by: Saadia Faruqi on June 28th, 2013 | 7 Comments »
Human beings are resilient, there’s no doubt about it. Since the dawn of time, we have stood up together to fight injustice, intolerance, hatred, and bias in ways that make us more united. In this great nation of ours, while Muslims have been discriminated against by some, they have been assisted by many. While some have vilified them, many more have praised them. And when a few have attempted to demonize an entire religious group, countless others have stood by their Muslim brothers and sisters. Because that’s what Americans do. For this reason, I was excited to read an article in the LA Times this week about the recent growth of mosques in this country. Despite efforts to intimidate mosque goers through surveillance and harassment, it seems that Muslims remain optimistic about their public life.
After all, the mosque is the center of Islamic community. Religious requirements for men to pray in congregation five times a day, Sunday schools for children, women’s discussion sessions, breaking fasts together in Ramadan – all lead to the mosque being an essential and beloved part of a Muslim’s daily life. Even the less devout drive hundreds of miles to join religious celebrations like Eid if the closest mosque is not too close. A 2012 media project called 30 Mosques highlighted this centralized part of Muslim life by visiting a different mosque each day during the month of Ramadan. Emphasis was not only on worship but also cuisine and culture.
This critical role of the mosque aside, or perhaps in spite of it, there has been vocal and insistent opposition to the building of new mosques in America. The Ground Zero mosque was undeniably the most high-profile of these protests, but it wasn’t the only one by any means. In the last few years, according to the Pew Forum, controversies over building new mosques have flooded almost every state of the nation. For a faith that can hardly function without the close proximity of a worship center, these obstacles loom as death tolls for the American Muslim way of life.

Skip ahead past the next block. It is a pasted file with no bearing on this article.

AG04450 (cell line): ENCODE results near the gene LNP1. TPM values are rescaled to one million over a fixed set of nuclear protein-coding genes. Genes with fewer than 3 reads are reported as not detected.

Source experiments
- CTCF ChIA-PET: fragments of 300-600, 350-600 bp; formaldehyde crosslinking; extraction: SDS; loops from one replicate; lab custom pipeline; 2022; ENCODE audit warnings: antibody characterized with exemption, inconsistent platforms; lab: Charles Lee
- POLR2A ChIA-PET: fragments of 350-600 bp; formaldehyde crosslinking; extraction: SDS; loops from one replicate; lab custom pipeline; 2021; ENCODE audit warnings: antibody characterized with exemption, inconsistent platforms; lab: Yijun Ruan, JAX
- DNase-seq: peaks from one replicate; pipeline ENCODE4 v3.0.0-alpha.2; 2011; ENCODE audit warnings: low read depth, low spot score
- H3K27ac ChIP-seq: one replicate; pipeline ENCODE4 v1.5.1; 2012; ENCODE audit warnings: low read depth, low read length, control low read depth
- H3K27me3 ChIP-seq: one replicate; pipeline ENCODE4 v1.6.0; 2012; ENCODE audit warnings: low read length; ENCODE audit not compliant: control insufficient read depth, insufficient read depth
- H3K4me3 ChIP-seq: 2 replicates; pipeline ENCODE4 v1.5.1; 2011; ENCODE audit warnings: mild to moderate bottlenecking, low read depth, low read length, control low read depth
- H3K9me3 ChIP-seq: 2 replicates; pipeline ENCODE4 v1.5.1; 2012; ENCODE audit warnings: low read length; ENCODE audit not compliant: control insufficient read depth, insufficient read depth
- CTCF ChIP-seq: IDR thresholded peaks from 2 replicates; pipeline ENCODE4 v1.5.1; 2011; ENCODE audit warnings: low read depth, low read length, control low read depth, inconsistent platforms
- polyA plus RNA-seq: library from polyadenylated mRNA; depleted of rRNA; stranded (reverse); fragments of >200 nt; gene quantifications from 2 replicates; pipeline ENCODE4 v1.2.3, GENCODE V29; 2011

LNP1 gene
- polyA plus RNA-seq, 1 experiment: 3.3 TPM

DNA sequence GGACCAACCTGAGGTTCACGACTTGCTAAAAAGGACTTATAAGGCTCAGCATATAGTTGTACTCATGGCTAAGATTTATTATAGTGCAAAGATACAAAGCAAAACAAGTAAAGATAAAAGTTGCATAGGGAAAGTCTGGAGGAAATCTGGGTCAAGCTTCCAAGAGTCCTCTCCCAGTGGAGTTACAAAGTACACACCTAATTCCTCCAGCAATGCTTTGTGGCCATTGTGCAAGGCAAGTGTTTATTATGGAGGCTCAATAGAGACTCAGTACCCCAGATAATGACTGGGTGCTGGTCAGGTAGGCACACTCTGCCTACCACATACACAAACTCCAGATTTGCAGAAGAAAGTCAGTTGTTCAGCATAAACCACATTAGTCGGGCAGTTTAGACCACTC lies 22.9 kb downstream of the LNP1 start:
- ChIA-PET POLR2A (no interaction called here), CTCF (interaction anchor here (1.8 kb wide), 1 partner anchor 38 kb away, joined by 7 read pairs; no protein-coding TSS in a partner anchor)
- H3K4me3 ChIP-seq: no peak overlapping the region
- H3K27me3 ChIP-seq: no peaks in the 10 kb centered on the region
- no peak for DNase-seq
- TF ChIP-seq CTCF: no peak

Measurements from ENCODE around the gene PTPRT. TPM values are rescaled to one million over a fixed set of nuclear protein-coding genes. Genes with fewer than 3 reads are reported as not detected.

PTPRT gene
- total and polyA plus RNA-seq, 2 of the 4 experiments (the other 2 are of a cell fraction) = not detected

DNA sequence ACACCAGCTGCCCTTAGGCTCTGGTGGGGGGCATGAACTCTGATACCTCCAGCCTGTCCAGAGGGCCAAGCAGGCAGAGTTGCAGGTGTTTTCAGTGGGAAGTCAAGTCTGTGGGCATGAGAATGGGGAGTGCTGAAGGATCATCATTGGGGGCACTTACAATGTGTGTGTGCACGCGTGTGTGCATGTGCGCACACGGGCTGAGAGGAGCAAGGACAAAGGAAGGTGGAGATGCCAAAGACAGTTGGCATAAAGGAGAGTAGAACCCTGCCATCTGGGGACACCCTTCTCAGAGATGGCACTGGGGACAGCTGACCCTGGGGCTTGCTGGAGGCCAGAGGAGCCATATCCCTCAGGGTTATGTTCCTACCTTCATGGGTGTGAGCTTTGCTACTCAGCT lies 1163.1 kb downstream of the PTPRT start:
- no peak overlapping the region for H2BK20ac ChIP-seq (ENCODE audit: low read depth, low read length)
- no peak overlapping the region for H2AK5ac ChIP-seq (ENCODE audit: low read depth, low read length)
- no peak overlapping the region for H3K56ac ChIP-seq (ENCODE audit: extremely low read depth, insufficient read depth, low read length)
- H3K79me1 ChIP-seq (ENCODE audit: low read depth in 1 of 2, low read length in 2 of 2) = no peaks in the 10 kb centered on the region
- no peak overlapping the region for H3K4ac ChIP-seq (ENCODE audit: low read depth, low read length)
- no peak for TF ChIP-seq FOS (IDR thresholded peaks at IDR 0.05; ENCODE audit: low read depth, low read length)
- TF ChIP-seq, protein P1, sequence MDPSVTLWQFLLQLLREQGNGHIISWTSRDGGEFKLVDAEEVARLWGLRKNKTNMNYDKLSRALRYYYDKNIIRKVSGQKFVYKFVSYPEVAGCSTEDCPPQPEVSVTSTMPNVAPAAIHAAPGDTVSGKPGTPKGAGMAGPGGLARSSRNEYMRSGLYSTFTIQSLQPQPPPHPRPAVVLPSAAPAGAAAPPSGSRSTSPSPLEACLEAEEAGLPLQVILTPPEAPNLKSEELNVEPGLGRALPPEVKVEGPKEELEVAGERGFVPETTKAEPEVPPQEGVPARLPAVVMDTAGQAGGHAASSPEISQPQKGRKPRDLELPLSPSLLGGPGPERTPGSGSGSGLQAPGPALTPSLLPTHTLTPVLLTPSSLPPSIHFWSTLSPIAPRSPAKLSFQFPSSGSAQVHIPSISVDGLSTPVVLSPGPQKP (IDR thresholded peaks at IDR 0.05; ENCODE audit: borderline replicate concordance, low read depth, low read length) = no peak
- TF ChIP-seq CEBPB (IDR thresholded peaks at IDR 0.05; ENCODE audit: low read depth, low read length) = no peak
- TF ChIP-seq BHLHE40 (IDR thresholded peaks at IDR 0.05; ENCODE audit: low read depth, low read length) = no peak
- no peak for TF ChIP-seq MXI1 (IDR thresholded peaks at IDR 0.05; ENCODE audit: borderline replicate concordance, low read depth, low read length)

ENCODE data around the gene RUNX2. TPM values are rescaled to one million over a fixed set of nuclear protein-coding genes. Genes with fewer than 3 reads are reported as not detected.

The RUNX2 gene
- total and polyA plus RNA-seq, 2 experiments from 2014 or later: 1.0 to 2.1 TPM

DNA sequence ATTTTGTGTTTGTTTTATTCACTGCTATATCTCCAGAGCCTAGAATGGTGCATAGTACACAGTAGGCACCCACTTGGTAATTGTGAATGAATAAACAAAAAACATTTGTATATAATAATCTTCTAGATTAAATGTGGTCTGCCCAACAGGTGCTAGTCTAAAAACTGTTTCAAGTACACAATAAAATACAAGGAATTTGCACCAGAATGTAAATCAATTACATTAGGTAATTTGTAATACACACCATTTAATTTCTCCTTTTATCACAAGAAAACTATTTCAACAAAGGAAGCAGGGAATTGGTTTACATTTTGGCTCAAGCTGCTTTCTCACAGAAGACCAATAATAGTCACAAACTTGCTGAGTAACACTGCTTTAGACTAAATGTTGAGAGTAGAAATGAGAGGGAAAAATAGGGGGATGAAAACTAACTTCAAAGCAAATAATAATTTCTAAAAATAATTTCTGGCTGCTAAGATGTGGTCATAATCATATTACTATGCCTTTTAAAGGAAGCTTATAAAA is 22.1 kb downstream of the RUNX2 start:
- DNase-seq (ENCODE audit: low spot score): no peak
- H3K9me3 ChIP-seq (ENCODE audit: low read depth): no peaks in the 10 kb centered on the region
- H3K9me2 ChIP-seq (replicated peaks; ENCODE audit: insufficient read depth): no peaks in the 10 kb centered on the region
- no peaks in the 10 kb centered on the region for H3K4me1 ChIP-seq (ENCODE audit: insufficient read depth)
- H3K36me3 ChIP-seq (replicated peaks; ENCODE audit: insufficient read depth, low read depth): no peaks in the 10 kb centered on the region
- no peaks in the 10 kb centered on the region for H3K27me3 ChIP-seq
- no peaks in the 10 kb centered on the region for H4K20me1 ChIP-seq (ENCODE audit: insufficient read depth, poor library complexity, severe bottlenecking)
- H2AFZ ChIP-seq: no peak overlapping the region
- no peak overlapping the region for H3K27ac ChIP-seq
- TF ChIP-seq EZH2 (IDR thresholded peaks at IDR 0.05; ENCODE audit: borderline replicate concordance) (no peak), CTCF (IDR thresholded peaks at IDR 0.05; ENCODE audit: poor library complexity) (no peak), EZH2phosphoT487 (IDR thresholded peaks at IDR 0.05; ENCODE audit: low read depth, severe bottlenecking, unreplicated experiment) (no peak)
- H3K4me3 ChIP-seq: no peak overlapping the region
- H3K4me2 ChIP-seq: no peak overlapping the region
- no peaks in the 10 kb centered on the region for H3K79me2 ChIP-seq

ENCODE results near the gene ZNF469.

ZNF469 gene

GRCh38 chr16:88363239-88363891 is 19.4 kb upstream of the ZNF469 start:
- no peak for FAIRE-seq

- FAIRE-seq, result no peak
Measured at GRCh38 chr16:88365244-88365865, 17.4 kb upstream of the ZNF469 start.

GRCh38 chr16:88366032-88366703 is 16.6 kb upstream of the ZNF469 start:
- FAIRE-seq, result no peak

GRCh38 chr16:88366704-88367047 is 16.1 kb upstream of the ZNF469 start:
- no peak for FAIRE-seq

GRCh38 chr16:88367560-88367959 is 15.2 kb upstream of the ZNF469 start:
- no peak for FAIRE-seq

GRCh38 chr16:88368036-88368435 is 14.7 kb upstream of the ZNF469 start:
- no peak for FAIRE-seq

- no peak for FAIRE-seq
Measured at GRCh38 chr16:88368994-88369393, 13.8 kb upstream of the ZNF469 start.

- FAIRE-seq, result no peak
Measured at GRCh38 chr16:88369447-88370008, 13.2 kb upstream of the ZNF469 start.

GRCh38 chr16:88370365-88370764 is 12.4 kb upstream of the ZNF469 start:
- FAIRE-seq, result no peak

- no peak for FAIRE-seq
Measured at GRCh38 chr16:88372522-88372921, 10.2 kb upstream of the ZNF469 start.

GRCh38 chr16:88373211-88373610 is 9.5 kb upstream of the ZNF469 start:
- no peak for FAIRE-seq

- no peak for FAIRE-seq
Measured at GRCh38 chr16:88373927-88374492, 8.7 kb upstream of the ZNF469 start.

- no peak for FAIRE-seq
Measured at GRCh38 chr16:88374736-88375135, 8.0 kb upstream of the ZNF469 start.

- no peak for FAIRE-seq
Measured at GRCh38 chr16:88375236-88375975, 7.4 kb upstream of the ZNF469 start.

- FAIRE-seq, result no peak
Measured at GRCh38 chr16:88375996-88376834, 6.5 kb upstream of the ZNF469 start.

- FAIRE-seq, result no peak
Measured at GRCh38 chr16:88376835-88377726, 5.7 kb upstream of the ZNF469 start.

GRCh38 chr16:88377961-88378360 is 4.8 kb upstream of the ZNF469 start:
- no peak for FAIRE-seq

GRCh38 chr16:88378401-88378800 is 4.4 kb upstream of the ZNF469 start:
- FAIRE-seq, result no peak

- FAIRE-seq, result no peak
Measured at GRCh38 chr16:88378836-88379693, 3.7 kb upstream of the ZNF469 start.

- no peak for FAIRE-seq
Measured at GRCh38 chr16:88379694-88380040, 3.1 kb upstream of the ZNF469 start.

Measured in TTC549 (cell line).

Of course, protests against the construction of new mosques aren’t the only time American Muslims feel targeted for their faith. Typically, many Muslim communities face backlash whenever a terrorist attack occurs anywhere in the world. The ACLU has recorded incidents of these hate crimes, euphemistically termed anti-mosque activity in most cities that Muslims call home.
Yet the LA Times reports a new surge of mosque construction… which takes me back to my original point. Human beings in general and Americans in particular tend to be generous in their help and support of each other despite religious, ethnic, or racial differences. Leaders of other faith communities speak out whenever a mosque is vandalized, because together we can give the message that extremists of any religion don’t speak for the rest of us. So the changing tide of mosque growth is not just interesting, it’s in fact hopeful and indicative of better things to come.